<font> Coding Pitfalls
(Web development font problems and solutions)

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Let Users Control Font Size
Including "Readability Guidelines for Websites".
* PC points? (1pt = 1.333px or 12pt = 16px.)
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What's wrong with the font element?    
Issues caused by the HTML <font> tag.
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Size Matters -- Making the CSS font sizes work

    Until at least late 2003, the simple solution to setting a change in font size is to use only the "always works" <small> and <big> tags. And while some consider it poor coding practice, <small> <small> or <big> <big> can be used to change the font size by two steps. (Is there really any need for more than that?)

    Notes: Some browsers, like Netscape 4, can require the display of a single character at the current font size, before the next change in font size is made. (Thus the space between tags-- both opening and closing.) Other browsers, like WebTV, will ignore <font> tags. So <font size="+2"> is "not an option". (The "strongly prefered" style sheet methods are supported instead.) And two size levels is the furthest nesting these should go. So any browser that shows the nested size tags as only <big> or <small> may not display things exactly as desired, but also won't really "break" the display of the page content.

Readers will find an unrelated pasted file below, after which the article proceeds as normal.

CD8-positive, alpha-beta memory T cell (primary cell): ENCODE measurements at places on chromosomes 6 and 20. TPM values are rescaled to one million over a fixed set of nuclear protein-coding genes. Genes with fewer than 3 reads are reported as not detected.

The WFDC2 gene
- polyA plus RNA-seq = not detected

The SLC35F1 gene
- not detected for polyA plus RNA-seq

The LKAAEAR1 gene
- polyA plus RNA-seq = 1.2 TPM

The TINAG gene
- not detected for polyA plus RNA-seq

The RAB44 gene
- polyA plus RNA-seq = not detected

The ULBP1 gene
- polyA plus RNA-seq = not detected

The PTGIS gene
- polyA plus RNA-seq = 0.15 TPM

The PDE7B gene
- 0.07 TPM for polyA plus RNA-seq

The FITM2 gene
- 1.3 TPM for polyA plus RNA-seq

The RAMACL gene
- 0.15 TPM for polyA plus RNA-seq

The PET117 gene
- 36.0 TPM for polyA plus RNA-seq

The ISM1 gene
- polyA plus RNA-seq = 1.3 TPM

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Give Me Pixels or Give Me Death
What works, for specifying absolute font size.
* OK for real text used "as part of a graphic".
* Otherwise, do not use fixed font sizes.
[HTML format Notes]>>
Typefaces and other Cross platform issues
Study Notes for the Yale Web Style Guide.

[HTML format Notes]>>
Laura LeMay's Graphics and Web Page Design
Ch. 3 Notes: Anti-Alias (and Display Fonts)


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Page Content Updated: June 1, 2003

    "Above all the problem lies with clients who confuse the web with print. Who insist on pixel-perfect rendering of their sites in user agents incapable of such renderings except at the expense of interoperability, accessibility, and document structure. And who are so concerned with 'backward compatibility' that they neglect the far more important issue of forward compatibility."

 The Web Standards Project (archive)  
 See Also: Dan's Web Tips-- Introduction